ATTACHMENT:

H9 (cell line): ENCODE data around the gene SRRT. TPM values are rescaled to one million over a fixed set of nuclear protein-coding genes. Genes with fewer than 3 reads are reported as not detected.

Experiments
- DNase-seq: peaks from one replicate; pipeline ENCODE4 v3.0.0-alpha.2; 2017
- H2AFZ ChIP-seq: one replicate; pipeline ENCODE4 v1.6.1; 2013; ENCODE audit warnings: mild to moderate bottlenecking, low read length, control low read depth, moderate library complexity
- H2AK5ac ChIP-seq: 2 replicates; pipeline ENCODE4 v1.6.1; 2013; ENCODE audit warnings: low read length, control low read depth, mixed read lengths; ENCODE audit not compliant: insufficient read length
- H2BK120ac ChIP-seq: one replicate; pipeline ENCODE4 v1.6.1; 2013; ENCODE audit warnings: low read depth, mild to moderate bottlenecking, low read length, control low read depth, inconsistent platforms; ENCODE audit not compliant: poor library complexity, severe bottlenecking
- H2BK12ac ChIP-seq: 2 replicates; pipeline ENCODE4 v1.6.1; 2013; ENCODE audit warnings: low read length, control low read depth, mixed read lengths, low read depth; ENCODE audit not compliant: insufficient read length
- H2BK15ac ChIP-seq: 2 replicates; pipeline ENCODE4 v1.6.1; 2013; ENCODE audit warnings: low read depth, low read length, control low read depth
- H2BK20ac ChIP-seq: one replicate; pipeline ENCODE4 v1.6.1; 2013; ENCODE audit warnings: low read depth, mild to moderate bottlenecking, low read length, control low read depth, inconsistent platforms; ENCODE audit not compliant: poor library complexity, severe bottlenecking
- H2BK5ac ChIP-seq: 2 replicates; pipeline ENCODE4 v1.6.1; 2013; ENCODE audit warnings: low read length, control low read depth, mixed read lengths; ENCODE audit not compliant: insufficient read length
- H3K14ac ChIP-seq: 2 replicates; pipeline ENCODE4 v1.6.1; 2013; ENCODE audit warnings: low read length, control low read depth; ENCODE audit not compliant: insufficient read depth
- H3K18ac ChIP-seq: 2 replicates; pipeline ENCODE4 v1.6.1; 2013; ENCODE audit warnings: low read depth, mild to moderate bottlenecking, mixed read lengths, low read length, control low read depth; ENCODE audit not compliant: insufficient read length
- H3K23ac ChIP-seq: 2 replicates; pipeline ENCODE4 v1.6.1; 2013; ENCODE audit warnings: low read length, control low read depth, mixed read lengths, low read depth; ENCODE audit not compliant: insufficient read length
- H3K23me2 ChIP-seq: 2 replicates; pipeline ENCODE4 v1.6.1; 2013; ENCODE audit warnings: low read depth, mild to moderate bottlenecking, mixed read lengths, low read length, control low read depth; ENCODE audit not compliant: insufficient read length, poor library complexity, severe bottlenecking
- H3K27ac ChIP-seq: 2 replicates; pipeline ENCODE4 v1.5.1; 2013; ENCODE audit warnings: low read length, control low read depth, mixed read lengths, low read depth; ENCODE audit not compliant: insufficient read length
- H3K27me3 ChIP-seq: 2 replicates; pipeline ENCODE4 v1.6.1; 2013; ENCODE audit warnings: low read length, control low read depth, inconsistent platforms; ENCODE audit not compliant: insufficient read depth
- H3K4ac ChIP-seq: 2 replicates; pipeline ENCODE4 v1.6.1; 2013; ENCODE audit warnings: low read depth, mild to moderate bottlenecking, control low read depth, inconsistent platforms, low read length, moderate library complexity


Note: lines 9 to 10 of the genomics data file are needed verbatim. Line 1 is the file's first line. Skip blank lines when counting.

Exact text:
- H2BK20ac ChIP-seq: one replicate; pipeline ENCODE4 v1.6.1; 2013; ENCODE audit warnings: low read depth, mild to moderate bottlenecking, low read length, control low read depth, inconsistent platforms; ENCODE audit not compliant: poor library complexity, severe bottlenecking
- H2BK5ac ChIP-seq: 2 replicates; pipeline ENCODE4 v1.6.1; 2013; ENCODE audit warnings: low read length, control low read depth, mixed read lengths; ENCODE audit not compliant: insufficient read length